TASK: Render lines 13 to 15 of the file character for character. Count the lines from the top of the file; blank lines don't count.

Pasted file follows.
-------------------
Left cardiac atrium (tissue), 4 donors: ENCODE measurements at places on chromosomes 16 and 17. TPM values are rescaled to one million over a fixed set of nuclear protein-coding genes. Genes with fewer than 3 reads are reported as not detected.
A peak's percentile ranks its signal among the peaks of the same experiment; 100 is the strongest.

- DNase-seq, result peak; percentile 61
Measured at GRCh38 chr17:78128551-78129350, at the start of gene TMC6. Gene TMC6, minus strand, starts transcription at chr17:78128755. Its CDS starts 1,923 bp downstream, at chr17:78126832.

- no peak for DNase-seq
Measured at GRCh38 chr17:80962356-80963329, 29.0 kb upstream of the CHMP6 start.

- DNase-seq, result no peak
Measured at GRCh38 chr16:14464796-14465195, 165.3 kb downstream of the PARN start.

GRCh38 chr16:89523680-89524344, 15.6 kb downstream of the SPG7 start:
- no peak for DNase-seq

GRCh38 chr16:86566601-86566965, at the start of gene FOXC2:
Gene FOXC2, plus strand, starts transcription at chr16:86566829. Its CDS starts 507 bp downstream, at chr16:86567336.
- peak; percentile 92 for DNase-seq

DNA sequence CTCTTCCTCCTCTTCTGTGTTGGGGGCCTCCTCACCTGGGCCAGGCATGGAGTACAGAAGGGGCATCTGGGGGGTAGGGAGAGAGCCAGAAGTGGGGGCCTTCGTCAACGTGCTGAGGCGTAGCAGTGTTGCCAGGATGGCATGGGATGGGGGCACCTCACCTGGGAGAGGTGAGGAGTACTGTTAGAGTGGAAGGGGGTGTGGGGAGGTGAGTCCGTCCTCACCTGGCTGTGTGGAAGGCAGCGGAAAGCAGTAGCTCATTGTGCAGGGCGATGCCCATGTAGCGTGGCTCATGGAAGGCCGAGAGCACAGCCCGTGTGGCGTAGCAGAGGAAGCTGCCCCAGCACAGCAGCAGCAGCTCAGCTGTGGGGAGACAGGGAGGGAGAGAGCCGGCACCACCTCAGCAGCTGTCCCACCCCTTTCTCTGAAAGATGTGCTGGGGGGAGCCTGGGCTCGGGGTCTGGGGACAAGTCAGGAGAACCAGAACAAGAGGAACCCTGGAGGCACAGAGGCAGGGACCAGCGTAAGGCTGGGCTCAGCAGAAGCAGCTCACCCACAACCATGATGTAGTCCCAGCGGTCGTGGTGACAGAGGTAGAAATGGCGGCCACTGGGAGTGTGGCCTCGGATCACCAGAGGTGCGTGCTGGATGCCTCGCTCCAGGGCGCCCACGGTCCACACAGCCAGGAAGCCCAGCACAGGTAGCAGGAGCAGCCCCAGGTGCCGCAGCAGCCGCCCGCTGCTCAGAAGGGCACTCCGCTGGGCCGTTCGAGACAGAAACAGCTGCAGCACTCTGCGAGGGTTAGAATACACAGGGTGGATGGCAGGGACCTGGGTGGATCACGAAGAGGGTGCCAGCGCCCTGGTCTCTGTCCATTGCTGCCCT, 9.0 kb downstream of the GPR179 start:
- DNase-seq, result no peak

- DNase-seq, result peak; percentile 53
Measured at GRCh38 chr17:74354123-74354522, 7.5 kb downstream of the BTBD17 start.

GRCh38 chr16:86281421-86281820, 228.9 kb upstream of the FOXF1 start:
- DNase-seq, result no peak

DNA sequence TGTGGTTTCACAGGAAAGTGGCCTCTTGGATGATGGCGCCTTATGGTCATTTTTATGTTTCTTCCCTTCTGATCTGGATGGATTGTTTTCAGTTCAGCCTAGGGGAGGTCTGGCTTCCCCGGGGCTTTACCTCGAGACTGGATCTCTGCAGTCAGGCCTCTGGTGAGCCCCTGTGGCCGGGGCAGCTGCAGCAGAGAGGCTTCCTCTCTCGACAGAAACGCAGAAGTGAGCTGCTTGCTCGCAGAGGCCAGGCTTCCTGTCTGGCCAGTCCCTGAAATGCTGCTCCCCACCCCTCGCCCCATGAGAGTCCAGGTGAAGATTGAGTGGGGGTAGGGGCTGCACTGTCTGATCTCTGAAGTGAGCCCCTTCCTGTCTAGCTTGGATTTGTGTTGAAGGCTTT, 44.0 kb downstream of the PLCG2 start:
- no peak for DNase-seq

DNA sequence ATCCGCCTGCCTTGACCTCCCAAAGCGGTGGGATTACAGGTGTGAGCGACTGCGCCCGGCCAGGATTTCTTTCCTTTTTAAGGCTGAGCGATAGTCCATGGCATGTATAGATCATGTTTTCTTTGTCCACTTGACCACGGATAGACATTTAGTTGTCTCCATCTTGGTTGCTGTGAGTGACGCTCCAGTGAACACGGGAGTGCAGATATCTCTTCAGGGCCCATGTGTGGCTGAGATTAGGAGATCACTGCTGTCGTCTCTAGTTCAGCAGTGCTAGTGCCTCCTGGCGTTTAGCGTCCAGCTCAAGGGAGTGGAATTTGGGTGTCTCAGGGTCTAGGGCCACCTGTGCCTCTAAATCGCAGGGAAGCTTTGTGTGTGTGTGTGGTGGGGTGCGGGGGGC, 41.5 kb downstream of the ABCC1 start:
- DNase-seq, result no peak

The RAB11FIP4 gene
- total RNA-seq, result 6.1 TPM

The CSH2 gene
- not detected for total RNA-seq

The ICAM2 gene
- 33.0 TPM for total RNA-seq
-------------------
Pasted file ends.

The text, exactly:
- peak; percentile 92 for DNase-seq

DNA sequence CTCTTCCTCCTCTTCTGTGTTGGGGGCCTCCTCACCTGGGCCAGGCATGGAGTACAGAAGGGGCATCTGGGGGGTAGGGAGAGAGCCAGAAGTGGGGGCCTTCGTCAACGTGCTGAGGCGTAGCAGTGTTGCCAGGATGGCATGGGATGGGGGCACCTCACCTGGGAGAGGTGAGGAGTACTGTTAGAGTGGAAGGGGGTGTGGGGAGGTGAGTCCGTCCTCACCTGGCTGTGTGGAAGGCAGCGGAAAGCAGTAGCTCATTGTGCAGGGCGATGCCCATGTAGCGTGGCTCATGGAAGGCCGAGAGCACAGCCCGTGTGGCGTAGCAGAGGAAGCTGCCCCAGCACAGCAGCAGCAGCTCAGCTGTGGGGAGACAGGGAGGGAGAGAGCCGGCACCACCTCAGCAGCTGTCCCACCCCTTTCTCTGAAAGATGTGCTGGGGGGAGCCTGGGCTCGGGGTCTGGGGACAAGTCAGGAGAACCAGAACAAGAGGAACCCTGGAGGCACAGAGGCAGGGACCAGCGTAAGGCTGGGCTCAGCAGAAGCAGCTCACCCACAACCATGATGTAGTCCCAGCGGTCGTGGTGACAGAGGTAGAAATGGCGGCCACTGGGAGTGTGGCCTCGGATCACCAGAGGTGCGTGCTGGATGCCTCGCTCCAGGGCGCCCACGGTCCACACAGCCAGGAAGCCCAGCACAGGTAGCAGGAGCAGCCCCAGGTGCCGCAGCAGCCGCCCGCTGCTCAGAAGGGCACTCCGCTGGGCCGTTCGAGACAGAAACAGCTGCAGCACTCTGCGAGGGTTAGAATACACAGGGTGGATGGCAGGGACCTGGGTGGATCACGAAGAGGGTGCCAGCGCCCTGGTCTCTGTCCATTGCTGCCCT, 9.0 kb downstream of the GPR179 start:
- DNase-seq, result no peak